Yet another network-not-training post

I know this is a common topic and I have done my research, but I can’t figure out the issue so I’m asking for your help.

I have a simple one layer network to predict two balanced classed (0 and 1). This is my setup (an entire epoch is all batches in trainBatches):

inputSize = 750
hiddenSize = 50
outputSize = 2 
batchSize = 256

model = torch.nn.Sequential(
    torch.nn.Linear(inputSize, hiddenSize),
    torch.nn.ReLU(),
    torch.nn.Linear(hiddenSize, outputSize),
)
lossFn = nn.CrossEntropyLoss()
optimizer = torch.optim.SGD(model.parameters(), lr=lr)

model.train()
for k in trainBatches:

    input_ = Variable(torch.FloatTensor(data[k:k+batchSize,:-1]))
    target_ = Variable(torch.FloatTensor(data[k:k+batchSize,-1]))
    
    output_ = model(input_)

    loss = lossFn(output_, target_.long())

    optimizer.zero_grad()
    loss.backward()
    optimizer.step()

My input matrix is sparse but not sparser than standard one-hot encoding problems. Target classes are balanced. Output is a non-normalized pair of columns:

In [9]: model(input_)
Out[9]: 
tensor([[ 0.2018, -0.2460],
        [ 0.2018, -0.2460],
        [ 0.2018, -0.2460],
        [ 0.2532, -0.3221],
        [ 0.2641, -0.3455],

And target also has the correct structure:

In [11]: target_.long()
Out[11]: 
tensor([0, 0, 0, 1, 1, 1...])

I’ve tried different reductions, learning rates, hidden sizes and number of layers, and the accuracy always remains at around .5, so there is obviously something wrong in the learning stage independent of parameters/network structure.

This seems like such a simple example and it should be training out of the box, what else can I look into? Any mistakes in my simple setup?

Thanks in advance.

Put zero_grad() after step()

Thanks for your response. If I do like you suggest all my gradients die:

        [0., 0., 0.,  ..., 0., 0., 0.],
        [0., 0., 0.,  ..., 0., 0., 0.],
        ...,
        [0., 0., 0.,  ..., 0., 0., 0.],
        [0., 0., 0.,  ..., 0., 0., 0.],
        [0., 0., 0.,  ..., 0., 0., 0.]]), tensor([0., 0., 0., 0., 0., 0., 0., 0., 0., 0.]), tensor([[0., 0., 0., 0., 0., 0., 0., 0., 0., 0.],
        [0., 0., 0., 0., 0., 0., 0., 0., 0., 0.]]), tensor([0., 0.])] ```

Original order:

```[tensor([[-0.9561,  0.0000,  0.0000,  ...,  0.0000,  0.0000, -0.1120],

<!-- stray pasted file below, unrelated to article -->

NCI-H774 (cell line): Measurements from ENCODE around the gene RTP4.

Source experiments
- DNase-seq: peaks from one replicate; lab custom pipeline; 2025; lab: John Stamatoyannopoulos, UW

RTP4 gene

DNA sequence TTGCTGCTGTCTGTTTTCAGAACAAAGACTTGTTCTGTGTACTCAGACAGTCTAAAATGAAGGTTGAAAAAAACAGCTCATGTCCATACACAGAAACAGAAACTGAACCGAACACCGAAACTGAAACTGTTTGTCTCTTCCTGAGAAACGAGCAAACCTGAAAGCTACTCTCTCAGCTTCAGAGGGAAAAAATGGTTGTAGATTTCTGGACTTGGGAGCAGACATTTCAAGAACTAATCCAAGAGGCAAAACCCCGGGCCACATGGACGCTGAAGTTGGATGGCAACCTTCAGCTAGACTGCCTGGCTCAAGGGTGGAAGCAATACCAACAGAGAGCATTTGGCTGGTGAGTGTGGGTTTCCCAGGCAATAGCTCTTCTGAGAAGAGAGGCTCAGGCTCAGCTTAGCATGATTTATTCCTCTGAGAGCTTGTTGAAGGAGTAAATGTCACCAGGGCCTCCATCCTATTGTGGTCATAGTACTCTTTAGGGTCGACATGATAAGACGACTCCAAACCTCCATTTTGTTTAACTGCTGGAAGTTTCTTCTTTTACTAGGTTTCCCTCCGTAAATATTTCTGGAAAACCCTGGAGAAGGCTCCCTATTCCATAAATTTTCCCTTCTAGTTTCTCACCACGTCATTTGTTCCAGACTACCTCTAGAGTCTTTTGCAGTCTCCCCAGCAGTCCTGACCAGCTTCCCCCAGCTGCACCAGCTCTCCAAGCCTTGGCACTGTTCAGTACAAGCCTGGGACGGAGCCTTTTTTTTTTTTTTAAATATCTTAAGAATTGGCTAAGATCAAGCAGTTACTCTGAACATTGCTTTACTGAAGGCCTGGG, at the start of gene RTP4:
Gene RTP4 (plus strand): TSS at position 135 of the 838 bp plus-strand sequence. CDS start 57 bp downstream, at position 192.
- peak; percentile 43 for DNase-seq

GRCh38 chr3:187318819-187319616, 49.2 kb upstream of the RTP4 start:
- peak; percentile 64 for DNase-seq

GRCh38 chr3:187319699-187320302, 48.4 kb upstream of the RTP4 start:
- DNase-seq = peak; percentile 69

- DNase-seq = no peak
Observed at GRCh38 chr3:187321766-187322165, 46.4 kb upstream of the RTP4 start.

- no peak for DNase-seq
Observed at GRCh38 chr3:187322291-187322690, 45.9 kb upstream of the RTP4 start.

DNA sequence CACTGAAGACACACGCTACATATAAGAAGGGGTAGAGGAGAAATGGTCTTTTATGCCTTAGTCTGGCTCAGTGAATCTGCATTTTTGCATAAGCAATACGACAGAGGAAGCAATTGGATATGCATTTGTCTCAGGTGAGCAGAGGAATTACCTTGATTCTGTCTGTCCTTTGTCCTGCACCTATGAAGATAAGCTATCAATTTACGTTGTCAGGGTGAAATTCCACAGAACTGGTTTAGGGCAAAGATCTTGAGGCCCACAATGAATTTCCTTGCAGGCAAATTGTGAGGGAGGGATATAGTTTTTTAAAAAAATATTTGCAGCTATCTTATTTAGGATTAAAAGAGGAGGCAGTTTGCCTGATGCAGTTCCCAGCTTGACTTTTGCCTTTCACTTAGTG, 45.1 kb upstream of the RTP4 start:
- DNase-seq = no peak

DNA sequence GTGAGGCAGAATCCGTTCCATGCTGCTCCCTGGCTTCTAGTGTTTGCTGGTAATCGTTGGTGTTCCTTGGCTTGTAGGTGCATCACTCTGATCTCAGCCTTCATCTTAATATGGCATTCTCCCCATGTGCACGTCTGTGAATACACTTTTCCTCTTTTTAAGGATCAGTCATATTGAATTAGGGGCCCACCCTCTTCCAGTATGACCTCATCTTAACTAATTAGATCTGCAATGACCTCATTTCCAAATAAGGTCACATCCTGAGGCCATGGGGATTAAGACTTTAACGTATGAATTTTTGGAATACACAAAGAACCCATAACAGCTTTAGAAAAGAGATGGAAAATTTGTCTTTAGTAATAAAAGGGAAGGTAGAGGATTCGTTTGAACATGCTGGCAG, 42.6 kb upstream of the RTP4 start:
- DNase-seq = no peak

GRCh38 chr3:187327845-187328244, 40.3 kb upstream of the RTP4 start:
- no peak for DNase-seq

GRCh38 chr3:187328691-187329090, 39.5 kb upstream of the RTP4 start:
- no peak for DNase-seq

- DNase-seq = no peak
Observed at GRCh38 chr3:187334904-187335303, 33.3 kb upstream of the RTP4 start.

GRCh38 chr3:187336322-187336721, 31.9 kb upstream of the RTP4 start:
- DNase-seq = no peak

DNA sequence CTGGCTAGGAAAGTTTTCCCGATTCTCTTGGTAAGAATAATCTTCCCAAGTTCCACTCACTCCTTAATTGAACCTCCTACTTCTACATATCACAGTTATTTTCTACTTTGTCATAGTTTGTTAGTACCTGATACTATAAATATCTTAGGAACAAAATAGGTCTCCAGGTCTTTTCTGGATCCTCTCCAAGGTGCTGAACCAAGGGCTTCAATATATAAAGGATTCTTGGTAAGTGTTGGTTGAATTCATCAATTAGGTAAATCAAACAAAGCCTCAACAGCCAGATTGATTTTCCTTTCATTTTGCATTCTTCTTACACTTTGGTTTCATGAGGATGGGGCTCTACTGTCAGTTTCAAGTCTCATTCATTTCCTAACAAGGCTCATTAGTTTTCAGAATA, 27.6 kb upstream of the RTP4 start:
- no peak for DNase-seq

[-0.0981,  0.0000,  0.0000,  ...,  0.2065,  0.0000, -0.0217],
        [-0.4990,  0.0000,  0.0000,  ..., -0.2006,  0.1060,  0.0247],
        ...,
        [ 0.1178,  0.0000,  0.0000,  ...,  0.0000,  0.0000, -0.0803],
        [-0.0503,  0.0000,  0.0000,  ...,  0.0000,  0.1357,  0.0162],
        [ 1.3231,  0.0000,  0.0000,  ...,  0.5383,  0.0000,  0.3681]]), tensor([-1.5053, -0.6233, -0.2615, -1.0045,  0.3973,  0.6638,  1.0489, -0.1003,
        -0.2944,  1.3231]), tensor([[ 0.8244, -0.5169, -1.6222, -1.2467,  2.6140,  1.1356, -0.7496, -0.6147,
          0.7515,  1.6823],
        [-0.8244,  0.5169,  1.6222,  1.2467, -2.6140, -1.1356,  0.7496,  0.6147,
         -0.7515, -1.6823]]), tensor([-3.6501,  3.6501])] ```

Regardless of depth and hidden size.

I’m sorry, I meant “move”, your shouldn’t do zero_grad() after forward until all processing is done.

No worries I appreciate your time. Just to make sure I understand, is the order of my steps wrong? Right now I have

    optimizer.zero_grad()
    loss.backward()
    optimizer.step()

And I do this for every batch, is this not correct? Not sure what you mean by “shouldn’t do zero_grad() after forward until all processing is done.”

I believe so, yes. ~

Actually, no, your invoke order seems to be working too - I tried your code with toy inputs and it is learning ok.

You should check if regression can learn anything from your dataset, try this:

model = torch.nn.Sequential(
	torch.nn.Linear(inputSize, outputSize),
)
model._modules['0'].weight.data.zero_()
model._modules['0'].bias.data.zero_()
lossFn = nn.CrossEntropyLoss()
optimizer = torch.optim.Adadelta(model.parameters()) #Adadelta requires no lr tuning
1 Like

I ran the regression example you suggest and the model is still not learning. I also ran my code with a small sklearn dataset as a sanity check about my setup and it is in fact learning for that simple case, so it’s definitely not something silly like that. I am able to mostly replicate the lack of learning if I randomize the target column in the small toy sklearn example, so I think I’m facing a deeper issue with my data generation process. Thank you for your time again.

Yeah, if regression doesn’t work at all, it means that either you have no useful predictors, or more powerful methods are needed to find them. Using sklearn classification algorithms should tell you which is the case.

BTW, your batch size may be too big for stochastic gradient descent